Pom Pom

Pom Pom Camp, December 2021

Leopard Tree Pom Pom Camp

This month, walking safaris have been a pleasure. The water has left our floodplains, leaving shorter grass lush and fertile from the floods attracting all manner of species. Guests were granted unique insights into nature, walking with giraffes, red lechwe, zebra and more in areas where vehicles cannot always reach. Ryder highly recommended them, calling this activity “a quiet, tranquil experience in vast wilderness area”.

There’s been an incredible number of general game in the area. Dazzles of zebra, red lechwe (shall we call a group of them a splash?), impala herds, rough and tough old buffalo bulls, elephant breeding herds, plus lonesome tuskers too. 

 Birdlife has been fantastic too. Most of the area is dry, so many birds gather at lagoons for fish trapped in the pools. Guests didn’t even need to leave camp to enjoy the bounty. There was plenty of serene bird watching in the mornings and afternoons in front of Pom Pom amp at the lagoon. We ticked off Wattled Cranes, African Fish eagles, egrets, geese, ibises and vultures awaiting their carrion meals. 

There were several lion sightings in Pom Pom Reserve this month, most of which belong to the aptly named the Pom Pom Pride. We saw one lioness with three cubs of about six months old resting along the road at Motswiri crossing, and another day we counted roughly eleven lions’ tracks heading to the East of our camp. Ryder described how they followed the tracks for almost two hours before locating them resting below a Sausage tree. With its mushroom-shaped canopy of dense foliage and flowers, this tree is a valuable source of shade in summer. The pride consisted of three big males, three lionesses and six cubs of approximately nine months old. One hot day, we saw three lionesses and a male lion mating, and another delivered a lioness hunting one afternoon. It chased a warthog piglet to its fate on the flood plains.

However, the lion sighting of the month award goes to this encounter. “One afternoons, we saw one sub-adult male and two sub-adult females resting by the airstrip. They were new to the area because they seemed nervous. These same lions moved from the airstrip towards camp. After dinner, we heard a lot of hyenas calling behind the staff housing. We found them feeding on a male red lechwe with ten hyenas trying to chase them away from the kill”. The lions managed to keep the kill, licking every last morsel from the bones.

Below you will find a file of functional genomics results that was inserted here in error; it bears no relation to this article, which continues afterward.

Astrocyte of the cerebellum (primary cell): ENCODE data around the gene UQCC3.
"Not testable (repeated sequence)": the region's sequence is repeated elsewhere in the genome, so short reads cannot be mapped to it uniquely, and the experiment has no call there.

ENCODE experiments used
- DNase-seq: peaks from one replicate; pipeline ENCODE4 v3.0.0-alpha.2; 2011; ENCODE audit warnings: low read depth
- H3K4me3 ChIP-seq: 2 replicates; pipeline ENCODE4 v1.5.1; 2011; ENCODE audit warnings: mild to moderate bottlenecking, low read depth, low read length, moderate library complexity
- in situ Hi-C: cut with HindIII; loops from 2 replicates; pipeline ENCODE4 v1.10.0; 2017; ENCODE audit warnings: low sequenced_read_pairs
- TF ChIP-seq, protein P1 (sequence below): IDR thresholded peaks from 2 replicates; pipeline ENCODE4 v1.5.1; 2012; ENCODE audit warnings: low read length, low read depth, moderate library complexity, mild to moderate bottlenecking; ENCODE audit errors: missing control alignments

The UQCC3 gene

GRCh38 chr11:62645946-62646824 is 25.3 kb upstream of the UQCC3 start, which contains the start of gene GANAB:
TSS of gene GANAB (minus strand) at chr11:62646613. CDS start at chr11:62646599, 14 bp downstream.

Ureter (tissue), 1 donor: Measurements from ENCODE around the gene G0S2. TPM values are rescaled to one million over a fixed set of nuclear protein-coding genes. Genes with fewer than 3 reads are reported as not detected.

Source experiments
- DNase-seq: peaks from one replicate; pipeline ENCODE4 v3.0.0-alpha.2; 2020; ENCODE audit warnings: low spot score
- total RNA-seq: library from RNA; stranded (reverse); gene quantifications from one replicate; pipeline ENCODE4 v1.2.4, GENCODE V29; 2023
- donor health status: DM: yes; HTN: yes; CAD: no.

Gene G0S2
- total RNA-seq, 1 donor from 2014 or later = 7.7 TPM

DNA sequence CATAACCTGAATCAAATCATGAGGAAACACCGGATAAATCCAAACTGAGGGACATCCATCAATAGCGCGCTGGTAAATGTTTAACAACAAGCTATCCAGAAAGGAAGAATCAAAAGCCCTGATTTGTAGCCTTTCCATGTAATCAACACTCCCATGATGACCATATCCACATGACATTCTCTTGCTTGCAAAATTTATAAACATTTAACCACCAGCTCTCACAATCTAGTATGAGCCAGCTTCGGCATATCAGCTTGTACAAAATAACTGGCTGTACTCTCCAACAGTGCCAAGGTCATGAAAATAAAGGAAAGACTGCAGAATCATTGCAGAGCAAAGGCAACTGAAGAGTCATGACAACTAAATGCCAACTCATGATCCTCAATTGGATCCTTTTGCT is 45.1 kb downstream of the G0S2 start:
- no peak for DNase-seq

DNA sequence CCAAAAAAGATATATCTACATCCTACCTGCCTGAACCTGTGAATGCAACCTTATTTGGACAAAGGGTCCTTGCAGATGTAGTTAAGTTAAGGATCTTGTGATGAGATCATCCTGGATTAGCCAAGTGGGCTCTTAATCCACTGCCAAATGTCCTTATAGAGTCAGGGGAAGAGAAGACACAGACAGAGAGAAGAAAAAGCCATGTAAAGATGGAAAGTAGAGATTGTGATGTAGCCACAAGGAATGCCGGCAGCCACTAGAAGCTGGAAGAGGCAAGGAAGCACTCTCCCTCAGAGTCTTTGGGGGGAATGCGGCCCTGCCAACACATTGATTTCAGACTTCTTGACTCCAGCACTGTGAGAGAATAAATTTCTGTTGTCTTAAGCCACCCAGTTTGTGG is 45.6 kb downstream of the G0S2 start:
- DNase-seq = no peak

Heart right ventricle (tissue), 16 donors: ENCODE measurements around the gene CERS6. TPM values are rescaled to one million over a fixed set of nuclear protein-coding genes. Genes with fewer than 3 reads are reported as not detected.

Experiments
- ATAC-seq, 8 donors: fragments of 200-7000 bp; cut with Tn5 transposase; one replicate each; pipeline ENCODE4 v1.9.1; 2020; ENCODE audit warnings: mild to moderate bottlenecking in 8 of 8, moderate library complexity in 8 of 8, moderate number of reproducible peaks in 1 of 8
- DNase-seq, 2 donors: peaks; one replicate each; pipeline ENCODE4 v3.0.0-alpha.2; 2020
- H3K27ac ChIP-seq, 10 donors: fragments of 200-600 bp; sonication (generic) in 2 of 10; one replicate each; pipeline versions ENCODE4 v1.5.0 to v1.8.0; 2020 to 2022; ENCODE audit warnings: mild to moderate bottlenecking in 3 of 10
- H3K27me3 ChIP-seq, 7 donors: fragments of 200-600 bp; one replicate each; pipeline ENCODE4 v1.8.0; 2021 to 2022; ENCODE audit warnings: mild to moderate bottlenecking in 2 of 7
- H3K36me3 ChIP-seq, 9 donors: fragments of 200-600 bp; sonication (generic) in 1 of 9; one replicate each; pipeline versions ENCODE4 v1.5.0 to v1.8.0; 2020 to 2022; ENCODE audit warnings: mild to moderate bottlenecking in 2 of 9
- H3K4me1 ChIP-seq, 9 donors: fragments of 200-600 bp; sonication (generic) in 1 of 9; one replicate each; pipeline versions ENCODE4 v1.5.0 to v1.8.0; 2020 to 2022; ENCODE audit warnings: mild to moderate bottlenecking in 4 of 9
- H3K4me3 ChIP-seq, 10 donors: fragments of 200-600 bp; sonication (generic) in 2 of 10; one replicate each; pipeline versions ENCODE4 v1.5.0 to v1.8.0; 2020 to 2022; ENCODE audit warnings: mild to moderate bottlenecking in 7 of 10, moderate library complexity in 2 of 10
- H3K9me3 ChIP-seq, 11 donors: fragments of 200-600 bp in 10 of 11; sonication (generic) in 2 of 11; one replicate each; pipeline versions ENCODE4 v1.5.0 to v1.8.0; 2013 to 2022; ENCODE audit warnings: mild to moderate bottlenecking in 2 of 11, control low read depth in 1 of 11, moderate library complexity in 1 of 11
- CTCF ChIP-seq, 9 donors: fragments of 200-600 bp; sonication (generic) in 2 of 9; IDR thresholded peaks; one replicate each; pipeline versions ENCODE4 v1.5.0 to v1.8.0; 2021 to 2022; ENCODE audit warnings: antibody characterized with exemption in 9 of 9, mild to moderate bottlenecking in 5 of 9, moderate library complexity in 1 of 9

Pom Pom is renowned for its leopard sightings and this month did not disappoint. One afternoon we saw a female leopard in Mochimbamo Island stalking some stork and pelicans fishing in a waterhole. The hunt was unsuccessful because it was open, however. With no cover for subterfuge, the cat gave up, and we continued with our drive only to find another female with one cub resting on a termite mound at BG spot. One evening sitting around the camp fireplace with three guests, impalas started making alarm calls on the southwest of Pom Pom Lagoon. We invited the guests to accompany our investigation and found a young male leopard by the water. Another morning, we visited a female with two cubs feeding on an impala carcass that had been dragged up into a sausage tree. Leopards are known to prey on antelope that pass below the branches feeding on fallen flowers. 

A pack of two wild dogs has frequently been moving between the airstrip and the camp. At Ghxenega Lagoon, a pack of eleven (six adults and five puppies) delighted many guests during game drives to the northwest of the camp. One day, we saw a group of eleven on Rebecca’s field hunting red lechwe without success. 

The red lechwe is popular prey, but they have a suitable escape mechanism because it often retreats to the water. One morning. Ryder watched a spotted hyena running after red lechwe, but it failed to land the animal. Contrary to Disney films, hyenas are adept predators and often kill their food rather than scavenge.     

Small mammals were commonly seen on night drives, and this month guides recorded sightings of small spotted genet, African wild cat, scrub hares, civets, springhares, side-striped jackals and even banded mongoose, which is unusual. 

This month’s gorgeous photograph comes from Pom Pom Camp guest Simona Fenini-Leoni.

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